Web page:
Painting of the Walcheren Causeway fighting by Robert Johnson who fought there. (Calgary Highlanders Museum and Archives)

Canada History: Oct 31, 1944; The vicious battle for the Walcheren causeway

By October of 1944 Canadians had fought their way from the Normandy beach to the French interior, then along the Atlantic coast through Belgium, capturing German rocket sites and all bitterly defended by hardened German troops. By the end of the month, they had to attack Walcheren Island. But there was only one very narrow access point, a killing zone, 1.2km long, straight as an arrow. and just wide enough for a rail line, a road, and a bicycle path.

Peter Boyle (C.D) describes the battle. He is president of Valour Canada, and holds the rank of LCol in the Canadian Forces Reserves.

Peter Boyle, president of Valour Canada, speaks about the battle of Walcheren Causeway, Oct 31,1944

After fighting through Normandy through to Caen, the Verrieres Ridge and being instrumental in closing the Falaise gap, the Canadians were given a new assignment.

Under the command of Canadian General Harry Crerar, the Canadians with British and Polish troops, had fought through Flanders  liberating cities like Furnes, La Panne, Nieuport, Ostend, Knocke-Heist, Bruges, Eecloo, and the northern suburbs of Antwerp, taking the Schipdonk and Leopold canals, Breskens and Beveland in Holland

Aerial view of the long narrow causeway. Almost 2 kilometres long, no cover, and heavily defended with sighted guns. tidal mud flats on either side. The causeway no longer exists as the land on either side has been reclaimed and the former island joined to the mainland to now become an isthmus, (via Calgary Highlanders Museum and Archives)

In costly battles to take the south shore of the estuary, Canada’s 3rd division had lost over 2,000 men.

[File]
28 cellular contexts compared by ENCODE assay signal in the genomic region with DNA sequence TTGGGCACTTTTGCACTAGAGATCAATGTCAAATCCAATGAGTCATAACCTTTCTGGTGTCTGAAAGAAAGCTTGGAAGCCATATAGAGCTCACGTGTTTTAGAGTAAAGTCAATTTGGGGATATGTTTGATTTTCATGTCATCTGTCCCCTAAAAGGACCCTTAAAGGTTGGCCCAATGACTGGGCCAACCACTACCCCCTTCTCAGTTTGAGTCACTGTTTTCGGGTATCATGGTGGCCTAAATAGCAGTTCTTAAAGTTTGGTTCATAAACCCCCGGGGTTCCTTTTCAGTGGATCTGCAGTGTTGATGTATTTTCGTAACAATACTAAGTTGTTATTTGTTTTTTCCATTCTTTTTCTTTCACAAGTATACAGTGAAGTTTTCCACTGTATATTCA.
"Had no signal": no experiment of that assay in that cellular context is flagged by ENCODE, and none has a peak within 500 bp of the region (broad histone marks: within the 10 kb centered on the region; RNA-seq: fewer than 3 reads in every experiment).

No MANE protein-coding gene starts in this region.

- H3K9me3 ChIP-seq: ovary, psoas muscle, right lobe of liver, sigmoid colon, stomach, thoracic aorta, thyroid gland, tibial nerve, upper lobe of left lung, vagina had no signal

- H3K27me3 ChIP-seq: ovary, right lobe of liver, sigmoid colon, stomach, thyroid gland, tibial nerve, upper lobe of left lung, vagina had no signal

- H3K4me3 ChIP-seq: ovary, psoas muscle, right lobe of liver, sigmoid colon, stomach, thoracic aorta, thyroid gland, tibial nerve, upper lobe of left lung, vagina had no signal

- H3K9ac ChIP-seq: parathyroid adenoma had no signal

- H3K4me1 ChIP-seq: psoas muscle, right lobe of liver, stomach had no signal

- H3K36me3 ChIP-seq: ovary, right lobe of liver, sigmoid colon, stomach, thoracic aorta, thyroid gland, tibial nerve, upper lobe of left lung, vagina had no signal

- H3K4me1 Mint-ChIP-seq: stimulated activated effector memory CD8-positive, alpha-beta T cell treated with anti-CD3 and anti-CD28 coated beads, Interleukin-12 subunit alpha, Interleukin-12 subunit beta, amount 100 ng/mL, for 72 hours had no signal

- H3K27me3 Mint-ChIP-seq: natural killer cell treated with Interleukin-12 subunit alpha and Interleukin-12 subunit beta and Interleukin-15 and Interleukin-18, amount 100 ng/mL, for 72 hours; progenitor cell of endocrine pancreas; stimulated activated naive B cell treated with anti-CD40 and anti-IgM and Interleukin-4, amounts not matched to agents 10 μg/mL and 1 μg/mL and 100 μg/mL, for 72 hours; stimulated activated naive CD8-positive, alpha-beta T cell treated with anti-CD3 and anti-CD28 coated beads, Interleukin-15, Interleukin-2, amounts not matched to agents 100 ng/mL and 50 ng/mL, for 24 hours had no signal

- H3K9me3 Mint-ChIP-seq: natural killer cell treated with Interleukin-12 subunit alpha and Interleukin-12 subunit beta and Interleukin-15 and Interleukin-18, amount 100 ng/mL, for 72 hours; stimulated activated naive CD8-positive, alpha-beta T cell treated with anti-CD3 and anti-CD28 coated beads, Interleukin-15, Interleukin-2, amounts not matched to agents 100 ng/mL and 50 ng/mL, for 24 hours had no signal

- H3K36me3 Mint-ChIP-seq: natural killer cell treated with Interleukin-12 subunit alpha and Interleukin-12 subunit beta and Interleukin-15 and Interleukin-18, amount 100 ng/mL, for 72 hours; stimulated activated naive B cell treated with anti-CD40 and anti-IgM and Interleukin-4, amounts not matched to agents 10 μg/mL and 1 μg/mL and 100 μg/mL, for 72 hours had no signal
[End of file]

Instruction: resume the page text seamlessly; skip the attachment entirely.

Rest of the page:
Maj George Hees was an artillery staff officer who volunteered to go to the Walcheren battle and take over A Company, He was wounded in the arm but stayed in command. (RMC club)

Now the Black Watch (RHR Montreal), the Calgary Highlanders, and the Regiment de Maisonneuve (Montreal) were assigned an almost suicidal task.  They had to take Walcheren Island.

Major Jacques Ostiguy of Le Regiment de Maisonneuve who was just been decorated with the Distinguished Service Order, October 1944. (Credit: Library and Archives Canada

The island was a strategic point defending the Scheldt Estuary leading to the vital Belgian port of Antwerp. As long as Walcheren with its heavy guns was in German hands, the port could not be used by the Allies to deliver desperately needed supplies.

Looking eastward down the causeway from the island, tidal mud flats at right . 1.6 km with virtually no cover from German bullets and artillery 1946 (DND)

Sent forward across the killing zone of the causeway amid shot, shell, and deadly splintered stone fragments,  Canadians somehow managed to eventually cross and briefly hold the far end but could not advance from this untenable position. The bitter fighting continued in a stalemate but kept the defenders preoccupied until British forces managed an amphibious landing at Westkapelle on the Atlantic side and Vlissingen (Flushing) at the mouth of the estuary attacking from behind and forcing the Germans inland.  With Canadians to the east and south, and British to the west, the defenders surrendered by November 8.

-Pipe Major H. McDonald, Piper D.W. MacDonald and Piper W.J. Hannah at the burial of 55 infantrymen of “A” Company, The Black Watch (Royal Highland Regiment of Canada). October 1944 in the Netherlands. ( Credit: Library and Archives Canada)

The battle is remembered by all three Canadian regiments as a battle honour and example of extreme courage.

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